He illustrated by pointing out that when he held the palm of a hand up to me, I couldn't see the back, and when he held the back to me, I couldn't see the palm. He said that the Huna begins with the simple observation that you can't be aware of everything all the time. There are always going to be aspects of reality that are hidden from you, and if you look at them, other things will go hidden. The Huna involves learning respect for what you can't know.

A related idea was the idea of mental states. He said there are many different mental states a person can be in. One state is good for one kind of understanding. Another state is good for another kind of understanding. There is no state that is good for all kinds of understanding at once. That's why there isn't just one god, but many, because there isn't just one way to understand and organize reality. Only mana comes in touch with everything. But mana has no mind.

Minds, by their nature, organize and prioritize. Therefore as soon as our minds awaken and we look out and see the world, our minds impose order on that world, which order is never universal. Some things come forward, other things recede, in accordance with who we are and the sort of state we are in. It even depends on how hungry we are, and what we eat. if we are flies, we look for shit everywhere, and we're happy to find it.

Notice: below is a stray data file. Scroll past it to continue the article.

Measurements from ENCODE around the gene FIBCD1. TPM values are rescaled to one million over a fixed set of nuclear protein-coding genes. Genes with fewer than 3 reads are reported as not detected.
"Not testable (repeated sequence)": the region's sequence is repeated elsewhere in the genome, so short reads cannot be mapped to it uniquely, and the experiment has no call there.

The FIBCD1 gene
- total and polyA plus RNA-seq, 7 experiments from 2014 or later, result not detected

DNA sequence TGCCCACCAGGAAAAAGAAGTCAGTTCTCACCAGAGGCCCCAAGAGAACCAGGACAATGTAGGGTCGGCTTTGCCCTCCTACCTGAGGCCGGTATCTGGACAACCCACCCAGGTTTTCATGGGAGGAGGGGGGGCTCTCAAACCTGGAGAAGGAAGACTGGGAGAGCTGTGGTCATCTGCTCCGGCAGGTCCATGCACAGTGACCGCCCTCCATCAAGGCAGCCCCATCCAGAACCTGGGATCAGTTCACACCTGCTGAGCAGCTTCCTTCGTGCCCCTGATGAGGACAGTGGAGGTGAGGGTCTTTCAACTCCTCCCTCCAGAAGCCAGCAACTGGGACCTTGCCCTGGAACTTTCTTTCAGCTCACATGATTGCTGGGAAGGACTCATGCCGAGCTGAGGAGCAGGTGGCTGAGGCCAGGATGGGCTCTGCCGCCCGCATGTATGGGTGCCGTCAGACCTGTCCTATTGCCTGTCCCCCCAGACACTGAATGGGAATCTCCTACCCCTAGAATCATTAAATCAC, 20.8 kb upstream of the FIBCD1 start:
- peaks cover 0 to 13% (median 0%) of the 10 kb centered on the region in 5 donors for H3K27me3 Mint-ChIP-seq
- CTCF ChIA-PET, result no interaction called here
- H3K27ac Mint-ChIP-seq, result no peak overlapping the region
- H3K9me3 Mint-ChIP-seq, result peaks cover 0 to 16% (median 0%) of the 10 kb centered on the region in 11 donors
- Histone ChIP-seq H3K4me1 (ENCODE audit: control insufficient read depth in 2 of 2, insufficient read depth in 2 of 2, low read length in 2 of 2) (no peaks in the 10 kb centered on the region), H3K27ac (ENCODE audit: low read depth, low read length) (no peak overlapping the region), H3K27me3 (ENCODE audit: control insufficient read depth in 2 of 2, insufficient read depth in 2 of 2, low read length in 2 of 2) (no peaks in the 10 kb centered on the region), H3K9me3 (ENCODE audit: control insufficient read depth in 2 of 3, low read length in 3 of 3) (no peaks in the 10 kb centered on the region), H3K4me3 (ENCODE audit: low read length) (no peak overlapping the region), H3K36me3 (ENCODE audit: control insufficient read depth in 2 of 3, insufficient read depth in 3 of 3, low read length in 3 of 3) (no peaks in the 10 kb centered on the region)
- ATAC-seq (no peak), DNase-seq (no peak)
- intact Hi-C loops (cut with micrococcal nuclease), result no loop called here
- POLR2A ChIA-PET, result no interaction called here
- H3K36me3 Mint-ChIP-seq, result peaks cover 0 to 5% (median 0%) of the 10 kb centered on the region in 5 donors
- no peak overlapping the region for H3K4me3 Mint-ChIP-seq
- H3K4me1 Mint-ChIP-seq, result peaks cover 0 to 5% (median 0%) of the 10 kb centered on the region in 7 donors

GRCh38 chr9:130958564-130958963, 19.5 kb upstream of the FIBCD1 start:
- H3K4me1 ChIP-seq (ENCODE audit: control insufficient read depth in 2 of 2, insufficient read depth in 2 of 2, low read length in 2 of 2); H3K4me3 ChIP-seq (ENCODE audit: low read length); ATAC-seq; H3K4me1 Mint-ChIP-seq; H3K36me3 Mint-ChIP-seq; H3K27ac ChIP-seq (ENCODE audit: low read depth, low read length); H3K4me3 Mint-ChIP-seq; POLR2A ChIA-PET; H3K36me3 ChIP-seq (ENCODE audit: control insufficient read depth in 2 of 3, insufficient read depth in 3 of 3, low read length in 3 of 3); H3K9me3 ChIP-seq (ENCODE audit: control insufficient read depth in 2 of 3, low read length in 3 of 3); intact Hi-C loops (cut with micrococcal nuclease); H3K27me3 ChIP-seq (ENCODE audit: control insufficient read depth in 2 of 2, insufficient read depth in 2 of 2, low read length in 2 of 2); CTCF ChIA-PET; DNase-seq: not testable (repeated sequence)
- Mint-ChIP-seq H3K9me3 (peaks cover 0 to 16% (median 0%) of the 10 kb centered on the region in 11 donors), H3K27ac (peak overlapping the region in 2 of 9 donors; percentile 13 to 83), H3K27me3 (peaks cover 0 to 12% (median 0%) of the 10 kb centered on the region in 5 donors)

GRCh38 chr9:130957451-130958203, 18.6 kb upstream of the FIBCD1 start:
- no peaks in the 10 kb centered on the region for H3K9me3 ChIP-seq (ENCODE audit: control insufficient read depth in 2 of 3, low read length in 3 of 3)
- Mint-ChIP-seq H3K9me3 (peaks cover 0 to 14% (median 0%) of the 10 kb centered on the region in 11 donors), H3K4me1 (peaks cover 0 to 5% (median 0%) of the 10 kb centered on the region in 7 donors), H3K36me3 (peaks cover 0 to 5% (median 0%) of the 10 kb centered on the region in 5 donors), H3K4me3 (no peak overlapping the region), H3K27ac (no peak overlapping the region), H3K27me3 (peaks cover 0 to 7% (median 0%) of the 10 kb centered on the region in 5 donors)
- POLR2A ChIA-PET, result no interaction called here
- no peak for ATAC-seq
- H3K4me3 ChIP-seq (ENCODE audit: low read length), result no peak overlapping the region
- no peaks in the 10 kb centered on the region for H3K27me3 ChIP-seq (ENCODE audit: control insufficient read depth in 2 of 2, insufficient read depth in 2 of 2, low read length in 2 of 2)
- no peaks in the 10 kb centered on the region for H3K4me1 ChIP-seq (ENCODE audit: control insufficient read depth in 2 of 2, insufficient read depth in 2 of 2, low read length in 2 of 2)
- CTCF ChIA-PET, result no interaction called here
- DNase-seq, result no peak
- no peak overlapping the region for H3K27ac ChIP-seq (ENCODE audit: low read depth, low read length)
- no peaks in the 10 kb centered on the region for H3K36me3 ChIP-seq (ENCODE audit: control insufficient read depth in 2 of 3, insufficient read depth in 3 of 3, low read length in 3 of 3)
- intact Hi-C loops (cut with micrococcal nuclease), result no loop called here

Once we know that there are different mental states that provide access to alternate views of the world, Lani said, that the next thing that Huna does is offer ways to move among the states.

Only one such method was discussed. It came up in a conversation a few weeks before it was time for me to leave Hawaii. I was told about sleeping mat designs.

This is something I've confirmed: Ni'ihau is known for its sleeping mats. The people make sleeping mats which are decorated with geometric designs called pāwehe. The designs featured repeated triangles and squares. There are checkerboard patterns, rows, and a few patterns that seem to grow out from a point.

The Bishop Museum has samples online. See artifacts numbered 02560, 02562, 02564, 02565.

What Lani added to this, which I haven't confirmed, is that long ago the designs weren't just for sleeping on, but were for meditating upon.

The idea was, the meditator would sit and by some means, draw one of these designs. There were chants suitable for different designs depending on the state the practitioner wanted to achieve. While singing the chant the meditator would add to the drawing as his mind and aims moved him. The design would be an evolving ki'i of the state he was reaching toward.

I don't know if the Huna really involved such practices, or if a Taoist injected such ideas into the blend of post-colonial tradition after Ni'ihau was established as a native reservation. Or did the original Polynesian settlers in Hawaii bring such ideas with them from Asia?

What I do know is that a lot of this thinking would later be very difficult to integrate with my Sunday School lessons.